• Managing seasonal allergies: During allergy seasons, keeping windows closed and using air purifiers can minimise exposure.

The Role of Pediatric Ophthalmology in Treating Allergic Eye Disease

Specialised paediatric ophthalmologists can provide tailored treatment plans to manage complex cases effectively. They understand the unique needs of children and can offer comprehensive care that addresses the root cause of symptoms.


Early detection and appropriate management of allergic eye disease in children are essential to ensuring their comfort and well-being. By understanding the symptoms, causes, and treatment options, parents and caregivers can take proactive steps to provide relief and prevent complications. 

If you or your child are experiencing symptoms of allergic eye disease, reach out to us for personalised care and expert guidance. 

Author Bio

Dr Parth Shah is a leading ophthalmologist in Canberra, with a special interest in paediatric eye surgery. With extensive training and experience, he is renowned for his expertise in the field. Dr Shah is dedicated not only to performing successful surgeries but also to patient education. His compassionate approach, combined with technical proficiency, has earned him the trust and gratitude of countless patients. He is a true advocate for eye health and a trusted name in the Canberra ophthalmology community.


  1. How can I differentiate between allergic conjunctivitis and viral conjunctivitis?
  • Allergic conjunctivitis often presents with itching, redness, and watery discharge. Viral conjunctivitis may be associated with a more watery or mucous-like discharge, along with symptoms such as mild swelling, fever, and a sensation of grit in the eyes. A healthcare professional can help make a definitive diagnosis.

2. Can allergic eye disease go away on its own?

  • Allergic eye disease may improve on its own in some cases, particularly with lifestyle changes and avoiding allergen exposure. However, early intervention and appropriate management can provide more effective and long-lasting relief.

3. What is the best way to clean artificial tears or eye drops used for allergic eye disease?

  • It is essential to wash hands thoroughly before and after using eye drops or artificial tears. Use a clean tissue or cloth to gently wipe away any excess medication or residue from the eye area.

4. Can allergic eye disease affect my child’s behaviour or mood?

  • Yes, symptoms such as persistent itching, discomfort, and irritation can impact a child’s mood and behaviour. If symptoms are severe or chronic, it may lead to irritability, difficulty concentrating, or a general feeling of discomfort.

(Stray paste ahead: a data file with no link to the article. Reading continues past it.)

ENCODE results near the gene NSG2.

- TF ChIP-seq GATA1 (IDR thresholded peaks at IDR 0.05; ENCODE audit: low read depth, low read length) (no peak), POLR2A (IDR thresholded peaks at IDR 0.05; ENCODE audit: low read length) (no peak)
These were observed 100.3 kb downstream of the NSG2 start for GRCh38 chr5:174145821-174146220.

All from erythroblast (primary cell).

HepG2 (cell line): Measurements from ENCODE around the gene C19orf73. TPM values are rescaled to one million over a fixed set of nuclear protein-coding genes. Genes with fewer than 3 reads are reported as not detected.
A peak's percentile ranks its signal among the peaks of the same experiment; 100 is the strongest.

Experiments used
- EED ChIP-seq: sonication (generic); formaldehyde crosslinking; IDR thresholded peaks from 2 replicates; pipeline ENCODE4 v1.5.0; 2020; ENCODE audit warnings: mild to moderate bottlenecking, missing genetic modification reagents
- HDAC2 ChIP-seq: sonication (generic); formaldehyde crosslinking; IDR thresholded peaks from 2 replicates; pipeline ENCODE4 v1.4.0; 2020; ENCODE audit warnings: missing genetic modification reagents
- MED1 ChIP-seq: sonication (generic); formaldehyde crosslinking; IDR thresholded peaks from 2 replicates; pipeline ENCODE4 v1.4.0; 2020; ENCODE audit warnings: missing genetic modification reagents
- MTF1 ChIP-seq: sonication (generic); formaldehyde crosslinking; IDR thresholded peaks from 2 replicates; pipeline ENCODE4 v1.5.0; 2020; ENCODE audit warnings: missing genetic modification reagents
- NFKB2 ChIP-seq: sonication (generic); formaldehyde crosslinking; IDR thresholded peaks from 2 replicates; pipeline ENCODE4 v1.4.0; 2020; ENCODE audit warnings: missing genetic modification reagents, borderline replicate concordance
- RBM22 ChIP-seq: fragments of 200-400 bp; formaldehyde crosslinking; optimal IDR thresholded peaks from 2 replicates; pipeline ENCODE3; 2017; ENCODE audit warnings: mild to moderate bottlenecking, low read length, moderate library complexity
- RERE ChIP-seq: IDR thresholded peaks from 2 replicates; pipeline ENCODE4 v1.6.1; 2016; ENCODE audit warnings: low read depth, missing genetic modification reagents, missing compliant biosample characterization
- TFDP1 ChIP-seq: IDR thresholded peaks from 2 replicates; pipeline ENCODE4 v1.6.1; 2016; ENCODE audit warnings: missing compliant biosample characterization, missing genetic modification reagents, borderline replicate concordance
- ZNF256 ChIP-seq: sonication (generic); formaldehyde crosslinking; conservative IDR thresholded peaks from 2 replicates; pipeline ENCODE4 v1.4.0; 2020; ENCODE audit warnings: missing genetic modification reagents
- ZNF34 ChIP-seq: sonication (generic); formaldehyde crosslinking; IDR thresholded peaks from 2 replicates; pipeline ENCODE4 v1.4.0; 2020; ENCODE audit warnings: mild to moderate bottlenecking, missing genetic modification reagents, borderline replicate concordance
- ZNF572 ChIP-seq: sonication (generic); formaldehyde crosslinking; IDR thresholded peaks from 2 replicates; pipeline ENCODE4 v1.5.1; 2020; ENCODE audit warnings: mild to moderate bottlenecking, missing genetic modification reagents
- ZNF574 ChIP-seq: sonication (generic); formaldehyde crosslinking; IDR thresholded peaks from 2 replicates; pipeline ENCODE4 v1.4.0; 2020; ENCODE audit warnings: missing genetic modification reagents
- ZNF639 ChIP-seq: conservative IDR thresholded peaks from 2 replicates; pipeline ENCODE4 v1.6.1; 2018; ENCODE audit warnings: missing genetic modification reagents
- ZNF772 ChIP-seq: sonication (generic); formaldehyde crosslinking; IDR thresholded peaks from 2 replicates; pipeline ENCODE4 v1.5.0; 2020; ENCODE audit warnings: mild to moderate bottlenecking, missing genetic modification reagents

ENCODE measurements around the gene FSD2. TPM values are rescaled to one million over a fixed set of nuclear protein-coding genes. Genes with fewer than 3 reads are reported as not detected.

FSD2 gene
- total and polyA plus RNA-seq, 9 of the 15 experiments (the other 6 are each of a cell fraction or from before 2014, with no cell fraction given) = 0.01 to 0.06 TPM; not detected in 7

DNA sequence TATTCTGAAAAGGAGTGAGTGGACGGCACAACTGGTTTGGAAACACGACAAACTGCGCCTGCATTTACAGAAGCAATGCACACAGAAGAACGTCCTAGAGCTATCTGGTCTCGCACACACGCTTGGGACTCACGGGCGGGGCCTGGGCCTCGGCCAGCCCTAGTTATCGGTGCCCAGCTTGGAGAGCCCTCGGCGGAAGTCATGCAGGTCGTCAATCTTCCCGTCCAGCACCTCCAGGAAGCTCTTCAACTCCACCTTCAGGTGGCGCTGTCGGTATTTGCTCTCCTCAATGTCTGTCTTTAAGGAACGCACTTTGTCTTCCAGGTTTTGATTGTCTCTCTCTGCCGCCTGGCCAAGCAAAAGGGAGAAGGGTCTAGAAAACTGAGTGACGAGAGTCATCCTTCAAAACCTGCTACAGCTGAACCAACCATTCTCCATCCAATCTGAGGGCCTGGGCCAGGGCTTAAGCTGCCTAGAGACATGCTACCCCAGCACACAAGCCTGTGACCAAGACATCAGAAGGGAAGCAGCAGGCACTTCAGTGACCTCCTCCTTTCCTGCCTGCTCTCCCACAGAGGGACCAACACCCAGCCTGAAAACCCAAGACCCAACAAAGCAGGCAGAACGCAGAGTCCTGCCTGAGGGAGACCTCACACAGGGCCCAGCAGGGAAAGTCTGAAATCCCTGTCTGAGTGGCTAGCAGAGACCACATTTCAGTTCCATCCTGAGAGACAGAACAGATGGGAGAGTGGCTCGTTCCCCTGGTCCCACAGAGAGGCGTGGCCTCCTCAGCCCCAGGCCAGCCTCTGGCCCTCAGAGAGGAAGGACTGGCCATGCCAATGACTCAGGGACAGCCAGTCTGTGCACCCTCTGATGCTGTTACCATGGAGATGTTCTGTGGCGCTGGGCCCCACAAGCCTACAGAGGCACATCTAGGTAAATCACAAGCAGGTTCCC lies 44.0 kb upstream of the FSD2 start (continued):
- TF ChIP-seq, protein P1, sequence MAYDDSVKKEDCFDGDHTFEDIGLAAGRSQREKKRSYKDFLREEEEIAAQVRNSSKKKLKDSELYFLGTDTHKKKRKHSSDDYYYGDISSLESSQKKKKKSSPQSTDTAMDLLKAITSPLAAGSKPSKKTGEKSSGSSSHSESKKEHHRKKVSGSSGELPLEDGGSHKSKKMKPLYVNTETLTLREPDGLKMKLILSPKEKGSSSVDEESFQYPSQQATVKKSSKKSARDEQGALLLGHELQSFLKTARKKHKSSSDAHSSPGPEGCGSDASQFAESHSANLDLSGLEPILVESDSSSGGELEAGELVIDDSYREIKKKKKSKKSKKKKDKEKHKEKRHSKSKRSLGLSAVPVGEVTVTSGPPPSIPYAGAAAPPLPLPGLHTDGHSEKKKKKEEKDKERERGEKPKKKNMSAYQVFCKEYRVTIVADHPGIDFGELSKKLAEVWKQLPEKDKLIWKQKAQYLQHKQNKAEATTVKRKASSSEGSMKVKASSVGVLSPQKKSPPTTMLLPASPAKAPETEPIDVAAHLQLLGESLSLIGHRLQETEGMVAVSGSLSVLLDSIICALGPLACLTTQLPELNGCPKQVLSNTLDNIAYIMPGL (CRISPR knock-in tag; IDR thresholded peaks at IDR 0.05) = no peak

5. How often should I schedule follow-up appointments with an eye specialist if my child has allergic eye disease?

  • The frequency of follow-up appointments can vary depending on the severity of the condition. Typically, initial visits may be more frequent, and then follow-ups may be scheduled every few months to monitor progress and adjust treatment as needed.

6. Can stress worsen allergic eye disease symptoms in children?

  • Yes, stress can have an impact on the body’s immune response and potentially worsen allergy symptoms. Ensuring a calm and relaxed environment for the child can help manage symptoms.

7. Can air conditioning or heating units contribute to allergen exposure in the home?

  • Yes, air conditioning and heating units can sometimes harbour allergens like dust mites and mould. Regular cleaning and maintenance of filters and ducts can help minimise exposure to these allergens.

8. Is allergic eye disease hereditary?

  • There may be a genetic component to allergic eye disease, as children with a family history of allergies or asthma are more likely to develop allergic conditions, including eye disease.

9. Can allergic conjunctivitis be cured permanently?

  • Allergic conjunctivitis can be managed and treated, but it may not be completely cured. The goal of treatment is to reduce symptoms and minimise exposure to allergens. With proper management, symptoms can often be controlled effectively.

10. What can be mistaken for eye allergies?

  • Eye infections, such as bacterial or viral conjunctivitis, can have similar symptoms to eye allergies. Other conditions, such as dry eyes, may also present with discomfort and redness. It is important to consult with a healthcare professional to make an accurate diagnosis.

11. What is the difference between an eye infection and an eye allergy?

  • Eye infections, such as bacterial or viral conjunctivitis, can cause symptoms like yellow or greenish discharge, pain, and increased sensitivity to light. Eye allergies typically cause itching, redness, and watery eyes without a significant discharge. A healthcare professional can provide a definitive diagnosis.

12. How to know if it is dry eye or allergies?

  • Both dry eye and allergies can cause eye discomfort, redness, and irritation. However, dry eye is often characterised by a feeling of dryness, grittiness, or a sensation of having something in the eye, and it does not typically cause itching. Allergies can cause itching, redness, and swelling. An eye care professional can conduct tests to determine the underlying cause.